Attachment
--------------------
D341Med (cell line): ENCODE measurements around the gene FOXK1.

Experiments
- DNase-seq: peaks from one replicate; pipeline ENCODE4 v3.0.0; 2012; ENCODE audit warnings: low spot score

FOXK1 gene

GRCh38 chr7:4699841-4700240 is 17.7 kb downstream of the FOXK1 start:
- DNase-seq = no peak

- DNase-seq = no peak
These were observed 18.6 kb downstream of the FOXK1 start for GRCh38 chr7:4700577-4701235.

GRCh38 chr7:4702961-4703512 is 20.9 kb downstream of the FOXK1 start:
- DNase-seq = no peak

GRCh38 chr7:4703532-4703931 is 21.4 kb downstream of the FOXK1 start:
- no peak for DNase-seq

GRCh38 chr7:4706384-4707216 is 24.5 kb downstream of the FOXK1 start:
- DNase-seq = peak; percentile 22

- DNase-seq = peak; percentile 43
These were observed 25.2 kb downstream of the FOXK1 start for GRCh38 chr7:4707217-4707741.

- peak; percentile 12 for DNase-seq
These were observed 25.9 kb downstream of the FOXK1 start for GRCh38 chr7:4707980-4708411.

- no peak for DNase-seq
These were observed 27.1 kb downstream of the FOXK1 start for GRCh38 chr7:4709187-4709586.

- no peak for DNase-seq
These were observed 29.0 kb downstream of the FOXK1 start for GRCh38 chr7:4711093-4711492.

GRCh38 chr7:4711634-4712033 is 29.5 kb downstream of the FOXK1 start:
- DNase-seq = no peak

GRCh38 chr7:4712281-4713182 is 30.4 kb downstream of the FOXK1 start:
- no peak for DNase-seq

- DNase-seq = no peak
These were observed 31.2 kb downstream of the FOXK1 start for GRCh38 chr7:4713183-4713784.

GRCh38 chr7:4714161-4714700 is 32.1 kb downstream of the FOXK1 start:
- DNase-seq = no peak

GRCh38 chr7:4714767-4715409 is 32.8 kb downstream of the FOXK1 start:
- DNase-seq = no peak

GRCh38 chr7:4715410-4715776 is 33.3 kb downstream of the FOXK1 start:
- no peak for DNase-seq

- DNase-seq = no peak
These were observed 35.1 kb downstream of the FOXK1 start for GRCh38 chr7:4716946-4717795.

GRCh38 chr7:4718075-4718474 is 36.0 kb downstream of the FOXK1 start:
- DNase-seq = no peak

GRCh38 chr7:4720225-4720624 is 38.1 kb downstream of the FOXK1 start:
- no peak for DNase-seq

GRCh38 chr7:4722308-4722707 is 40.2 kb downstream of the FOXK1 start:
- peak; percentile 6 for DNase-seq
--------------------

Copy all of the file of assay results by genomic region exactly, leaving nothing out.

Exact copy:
D341Med (cell line): ENCODE measurements around the gene FOXK1.

Experiments
- DNase-seq: peaks from one replicate; pipeline ENCODE4 v3.0.0; 2012; ENCODE audit warnings: low spot score

FOXK1 gene

GRCh38 chr7:4699841-4700240 is 17.7 kb downstream of the FOXK1 start:
- DNase-seq = no peak

- DNase-seq = no peak
These were observed 18.6 kb downstream of the FOXK1 start for GRCh38 chr7:4700577-4701235.

GRCh38 chr7:4702961-4703512 is 20.9 kb downstream of the FOXK1 start:
- DNase-seq = no peak

GRCh38 chr7:4703532-4703931 is 21.4 kb downstream of the FOXK1 start:
- no peak for DNase-seq

GRCh38 chr7:4706384-4707216 is 24.5 kb downstream of the FOXK1 start:
- DNase-seq = peak; percentile 22

- DNase-seq = peak; percentile 43
These were observed 25.2 kb downstream of the FOXK1 start for GRCh38 chr7:4707217-4707741.

- peak; percentile 12 for DNase-seq
These were observed 25.9 kb downstream of the FOXK1 start for GRCh38 chr7:4707980-4708411.

- no peak for DNase-seq
These were observed 27.1 kb downstream of the FOXK1 start for GRCh38 chr7:4709187-4709586.

- no peak for DNase-seq
These were observed 29.0 kb downstream of the FOXK1 start for GRCh38 chr7:4711093-4711492.

GRCh38 chr7:4711634-4712033 is 29.5 kb downstream of the FOXK1 start:
- DNase-seq = no peak

GRCh38 chr7:4712281-4713182 is 30.4 kb downstream of the FOXK1 start:
- no peak for DNase-seq

- DNase-seq = no peak
These were observed 31.2 kb downstream of the FOXK1 start for GRCh38 chr7:4713183-4713784.

GRCh38 chr7:4714161-4714700 is 32.1 kb downstream of the FOXK1 start:
- DNase-seq = no peak

GRCh38 chr7:4714767-4715409 is 32.8 kb downstream of the FOXK1 start:
- DNase-seq = no peak

GRCh38 chr7:4715410-4715776 is 33.3 kb downstream of the FOXK1 start:
- no peak for DNase-seq

- DNase-seq = no peak
These were observed 35.1 kb downstream of the FOXK1 start for GRCh38 chr7:4716946-4717795.

GRCh38 chr7:4718075-4718474 is 36.0 kb downstream of the FOXK1 start:
- DNase-seq = no peak

GRCh38 chr7:4720225-4720624 is 38.1 kb downstream of the FOXK1 start:
- no peak for DNase-seq

GRCh38 chr7:4722308-4722707 is 40.2 kb downstream of the FOXK1 start:
- peak; percentile 6 for DNase-seq